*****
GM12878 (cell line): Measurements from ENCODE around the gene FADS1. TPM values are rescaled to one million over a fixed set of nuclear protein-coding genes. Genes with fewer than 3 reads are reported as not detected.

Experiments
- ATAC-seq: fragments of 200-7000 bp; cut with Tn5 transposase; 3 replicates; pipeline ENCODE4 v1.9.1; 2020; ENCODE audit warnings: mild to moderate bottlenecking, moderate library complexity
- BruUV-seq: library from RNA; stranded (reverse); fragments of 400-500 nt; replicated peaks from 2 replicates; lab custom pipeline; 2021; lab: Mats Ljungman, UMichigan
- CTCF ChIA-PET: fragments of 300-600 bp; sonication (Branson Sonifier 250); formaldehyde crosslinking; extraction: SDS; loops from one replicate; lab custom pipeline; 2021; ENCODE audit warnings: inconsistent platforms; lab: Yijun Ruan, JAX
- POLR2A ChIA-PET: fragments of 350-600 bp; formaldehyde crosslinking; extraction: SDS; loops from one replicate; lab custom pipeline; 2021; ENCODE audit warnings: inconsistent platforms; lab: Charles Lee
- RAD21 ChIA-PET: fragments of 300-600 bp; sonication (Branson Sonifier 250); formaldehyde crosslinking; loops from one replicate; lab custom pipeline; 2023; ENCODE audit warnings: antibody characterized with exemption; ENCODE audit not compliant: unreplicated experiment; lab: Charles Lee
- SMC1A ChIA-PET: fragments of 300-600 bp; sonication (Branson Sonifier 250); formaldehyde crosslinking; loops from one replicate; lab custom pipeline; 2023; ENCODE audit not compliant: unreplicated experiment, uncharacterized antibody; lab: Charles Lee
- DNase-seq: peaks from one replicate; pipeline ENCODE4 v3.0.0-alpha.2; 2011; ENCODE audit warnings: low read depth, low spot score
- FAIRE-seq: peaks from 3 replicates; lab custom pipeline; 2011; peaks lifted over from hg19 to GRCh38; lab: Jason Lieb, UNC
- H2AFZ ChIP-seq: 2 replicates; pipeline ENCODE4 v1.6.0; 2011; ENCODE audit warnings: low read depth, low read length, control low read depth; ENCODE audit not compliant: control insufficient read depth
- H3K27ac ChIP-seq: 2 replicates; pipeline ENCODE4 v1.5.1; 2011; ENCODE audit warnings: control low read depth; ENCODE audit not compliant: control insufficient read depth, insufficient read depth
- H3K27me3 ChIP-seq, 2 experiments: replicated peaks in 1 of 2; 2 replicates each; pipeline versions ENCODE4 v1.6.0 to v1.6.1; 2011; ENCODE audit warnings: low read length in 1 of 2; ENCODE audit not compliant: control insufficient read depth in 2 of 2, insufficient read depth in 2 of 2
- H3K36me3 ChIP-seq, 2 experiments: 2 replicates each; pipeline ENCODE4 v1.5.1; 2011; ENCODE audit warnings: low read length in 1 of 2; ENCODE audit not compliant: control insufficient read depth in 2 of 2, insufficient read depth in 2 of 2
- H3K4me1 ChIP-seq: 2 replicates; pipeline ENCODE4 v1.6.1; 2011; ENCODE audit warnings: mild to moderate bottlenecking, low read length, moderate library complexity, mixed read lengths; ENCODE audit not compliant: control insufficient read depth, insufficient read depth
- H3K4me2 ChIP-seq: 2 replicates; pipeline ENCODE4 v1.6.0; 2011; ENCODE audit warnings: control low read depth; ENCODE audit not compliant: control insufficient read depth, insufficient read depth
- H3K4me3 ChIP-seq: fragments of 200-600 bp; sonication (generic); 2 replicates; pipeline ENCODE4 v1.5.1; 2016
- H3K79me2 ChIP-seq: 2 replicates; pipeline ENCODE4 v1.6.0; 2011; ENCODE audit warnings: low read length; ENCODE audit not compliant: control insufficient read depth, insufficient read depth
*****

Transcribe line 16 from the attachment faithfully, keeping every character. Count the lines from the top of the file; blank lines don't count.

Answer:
- H3K4me2 ChIP-seq: 2 replicates; pipeline ENCODE4 v1.6.0; 2011; ENCODE audit warnings: control low read depth; ENCODE audit not compliant: control insufficient read depth, insufficient read depth